Stephen Hawking is perhaps the world’s most well-known popular scientist today. Not only is he brilliant, but people also admire him for having accomplished so much despite his severely disabled body. People often read his statements when new discoveries are made in the field of physics, astrophysics, and astronomy. The question is how interested people are in listening to his warnings when it comes to AI. There are people who might be interested, but I believe very few have a distinct opinion about it because they think that they know too little, they might have other things to attend to, and they count on the Government to take care of it, believing the Government only works in the best interest of the people. Whether or not I am correct about Hawking when I suggest that it is his guilt that is motivating him to come forward in a big way, he has made his position clear on many occasions. In the same article that Wozniak, Musk, and Gates are mentioned (above), Hawking is lining up with them,
… physicist Stephen Hawking has warned that AI could eventually "take off on its own." It's a scenario that doesn't bode well for our future as a species: "Humans, who are limited by slow biological evolution, couldn't compete, and would be superseded," he said. [Ibid. op. cit.]
In an Ask me Anything session in Reddit, Prof. Hawking replied to a question about robots becoming violent toward humans:
“The real risk with AI isn't malice but competence,” Professor Hawking said. “A super intelligent AI will be extremely good at accomplishing its goals, and if those goals aren't aligned with ours, we're in trouble.
“You're probably not an evil ant-hater who steps on ants out of malice, but if you're in charge of a hydroelectric green energy project and there's an anthill in the region to be flooded, too bad for the ants. Let's not place humanity in the position of those ants." (Independent.co.uk. Oct. 8, 2015: Stephen Hawking: Artificial intelligence could wipe out humanity when it gets too clever as humans will be like ants).
What bothers me with Hawking’s comments is that he is, for some strange reason, not taking the Super Brain Computer (SBC) into consideration. It’s well-known that the SBC is a real project and that the SBC is built to connect humanity to the new virtual reality. Obviously, Prof. Hawking must know about this.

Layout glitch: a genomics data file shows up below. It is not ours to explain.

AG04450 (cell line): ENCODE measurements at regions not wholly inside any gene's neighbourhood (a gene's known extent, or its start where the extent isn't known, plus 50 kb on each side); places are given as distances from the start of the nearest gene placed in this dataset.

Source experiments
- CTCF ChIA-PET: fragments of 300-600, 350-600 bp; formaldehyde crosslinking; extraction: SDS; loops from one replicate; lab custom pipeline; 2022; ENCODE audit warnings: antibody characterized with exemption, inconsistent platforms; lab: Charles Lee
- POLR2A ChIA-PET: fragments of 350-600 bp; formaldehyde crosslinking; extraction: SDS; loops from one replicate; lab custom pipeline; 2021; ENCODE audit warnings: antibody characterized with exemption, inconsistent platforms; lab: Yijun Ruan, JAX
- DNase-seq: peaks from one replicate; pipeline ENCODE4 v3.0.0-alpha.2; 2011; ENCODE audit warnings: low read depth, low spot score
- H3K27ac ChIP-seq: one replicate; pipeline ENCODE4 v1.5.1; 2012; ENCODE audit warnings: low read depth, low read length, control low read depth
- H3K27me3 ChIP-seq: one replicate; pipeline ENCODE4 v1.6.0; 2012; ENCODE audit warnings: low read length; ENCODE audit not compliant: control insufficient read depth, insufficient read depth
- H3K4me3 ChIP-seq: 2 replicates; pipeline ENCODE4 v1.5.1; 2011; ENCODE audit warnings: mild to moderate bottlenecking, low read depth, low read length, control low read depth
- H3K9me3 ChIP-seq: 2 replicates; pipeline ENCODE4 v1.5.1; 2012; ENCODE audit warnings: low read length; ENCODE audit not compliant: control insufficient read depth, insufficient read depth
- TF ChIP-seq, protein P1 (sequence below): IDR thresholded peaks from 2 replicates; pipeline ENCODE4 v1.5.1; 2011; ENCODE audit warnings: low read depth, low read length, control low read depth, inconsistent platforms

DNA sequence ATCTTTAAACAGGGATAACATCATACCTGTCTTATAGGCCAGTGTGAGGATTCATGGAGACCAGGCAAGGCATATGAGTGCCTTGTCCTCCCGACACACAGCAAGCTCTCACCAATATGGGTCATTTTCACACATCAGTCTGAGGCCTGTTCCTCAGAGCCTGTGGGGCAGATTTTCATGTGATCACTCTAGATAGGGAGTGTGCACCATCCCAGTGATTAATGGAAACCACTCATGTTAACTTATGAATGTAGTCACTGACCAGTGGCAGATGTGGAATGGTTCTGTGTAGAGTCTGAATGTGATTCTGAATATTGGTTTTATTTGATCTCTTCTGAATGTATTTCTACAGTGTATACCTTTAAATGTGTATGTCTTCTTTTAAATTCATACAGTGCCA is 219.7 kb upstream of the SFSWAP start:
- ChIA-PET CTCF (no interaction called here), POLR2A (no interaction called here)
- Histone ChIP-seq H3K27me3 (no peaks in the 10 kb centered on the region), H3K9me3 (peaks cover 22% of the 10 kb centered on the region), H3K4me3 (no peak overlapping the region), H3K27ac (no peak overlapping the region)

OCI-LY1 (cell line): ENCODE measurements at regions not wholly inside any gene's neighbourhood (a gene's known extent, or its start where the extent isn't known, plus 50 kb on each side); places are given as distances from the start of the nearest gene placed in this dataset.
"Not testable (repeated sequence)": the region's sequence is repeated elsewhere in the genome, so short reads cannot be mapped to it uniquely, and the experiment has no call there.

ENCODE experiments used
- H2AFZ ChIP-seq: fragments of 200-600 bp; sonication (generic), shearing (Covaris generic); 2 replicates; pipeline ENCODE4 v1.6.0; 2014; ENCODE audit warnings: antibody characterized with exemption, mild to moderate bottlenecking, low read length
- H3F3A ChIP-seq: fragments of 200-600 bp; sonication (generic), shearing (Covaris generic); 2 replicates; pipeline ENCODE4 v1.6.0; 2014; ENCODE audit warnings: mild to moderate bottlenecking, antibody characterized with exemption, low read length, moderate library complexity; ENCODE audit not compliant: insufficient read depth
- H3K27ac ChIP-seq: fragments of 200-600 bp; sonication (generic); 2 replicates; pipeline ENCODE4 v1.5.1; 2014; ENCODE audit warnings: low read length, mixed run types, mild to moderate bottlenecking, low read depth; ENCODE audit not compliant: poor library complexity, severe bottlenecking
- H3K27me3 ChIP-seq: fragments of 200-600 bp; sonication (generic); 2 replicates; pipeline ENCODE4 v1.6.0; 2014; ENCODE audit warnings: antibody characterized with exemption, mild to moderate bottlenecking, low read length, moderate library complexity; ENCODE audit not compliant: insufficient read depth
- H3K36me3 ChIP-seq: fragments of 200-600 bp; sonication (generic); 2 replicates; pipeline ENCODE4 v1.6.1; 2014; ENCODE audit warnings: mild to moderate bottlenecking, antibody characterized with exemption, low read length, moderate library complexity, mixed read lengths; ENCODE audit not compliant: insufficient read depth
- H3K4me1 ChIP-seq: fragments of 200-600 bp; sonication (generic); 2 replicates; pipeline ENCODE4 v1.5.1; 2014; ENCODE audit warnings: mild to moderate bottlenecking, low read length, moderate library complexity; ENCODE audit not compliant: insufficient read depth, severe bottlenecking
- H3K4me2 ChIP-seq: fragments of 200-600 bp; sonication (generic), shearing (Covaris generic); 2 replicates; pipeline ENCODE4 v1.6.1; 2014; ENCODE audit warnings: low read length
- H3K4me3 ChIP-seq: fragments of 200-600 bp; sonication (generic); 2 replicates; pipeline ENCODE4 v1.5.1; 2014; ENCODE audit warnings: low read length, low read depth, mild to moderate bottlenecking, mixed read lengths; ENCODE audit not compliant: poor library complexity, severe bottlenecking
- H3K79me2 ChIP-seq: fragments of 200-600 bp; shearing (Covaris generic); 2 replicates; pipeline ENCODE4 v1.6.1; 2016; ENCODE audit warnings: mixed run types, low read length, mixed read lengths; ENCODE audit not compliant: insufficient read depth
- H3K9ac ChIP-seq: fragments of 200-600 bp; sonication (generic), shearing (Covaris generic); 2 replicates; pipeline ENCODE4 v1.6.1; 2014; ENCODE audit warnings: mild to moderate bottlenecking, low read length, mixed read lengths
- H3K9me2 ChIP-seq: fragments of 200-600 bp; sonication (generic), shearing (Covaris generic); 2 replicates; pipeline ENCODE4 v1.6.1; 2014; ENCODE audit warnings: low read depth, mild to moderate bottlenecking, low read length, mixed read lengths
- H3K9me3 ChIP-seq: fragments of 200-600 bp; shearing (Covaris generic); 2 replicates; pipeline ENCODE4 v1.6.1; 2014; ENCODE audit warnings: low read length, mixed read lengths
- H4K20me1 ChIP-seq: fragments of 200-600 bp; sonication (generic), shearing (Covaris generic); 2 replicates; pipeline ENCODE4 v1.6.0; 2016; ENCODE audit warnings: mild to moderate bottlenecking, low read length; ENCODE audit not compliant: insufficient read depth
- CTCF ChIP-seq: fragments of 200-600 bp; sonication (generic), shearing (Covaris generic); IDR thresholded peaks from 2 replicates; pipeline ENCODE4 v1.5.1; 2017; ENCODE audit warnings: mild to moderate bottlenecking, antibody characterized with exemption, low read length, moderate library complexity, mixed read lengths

Moreover, Prof. Hawking emphasizes that if the AI becomes more intelligent than humans, they will also be able to enhance their own intelligence as they please, and the difference in intelligence between an AI and a human will be greater than that between a human and a snail, Hawking warns us. [Ibid.]
Hawking still believes that we can create benevolent AI if we are careful with what our goals are. He is afraid of the undirected AI that is under development today, and instead he wants to create beneficial AI only. He wants us to start doing that today rather than tomorrow, before it’s too late, and computers have become too clever for us humans to handle. What Hawking fails to address is that even if we set a goal to create only beneficial AI, power-hungry psychopaths could quickly turn it into something much more malevolent, and they wouldn’t have any problems infiltrating the entire thing and taking it over. Again, Hawking is a smart guy; he must know Human Power Hunger 101. He may not know the rest of the story about the ET connection, but what he’s suggesting is quite naïve for someone coming from such an academic background.
Instead, it seems as if the famous scientist is playing his role in the agenda—wittingly or unwittingly—by on the one hand warning people of the downsides of AI and on the other hand promoting that we need to focus on getting into space as fast as science permits. When doing this, he puts people’s focus on the idea that we need to colonize space as fast as we can in order to save and expand our species, which is exactly what Dr. Kurzweil promotes. And this is a key aspect of the AIF’s agenda (Alien Invader Force).
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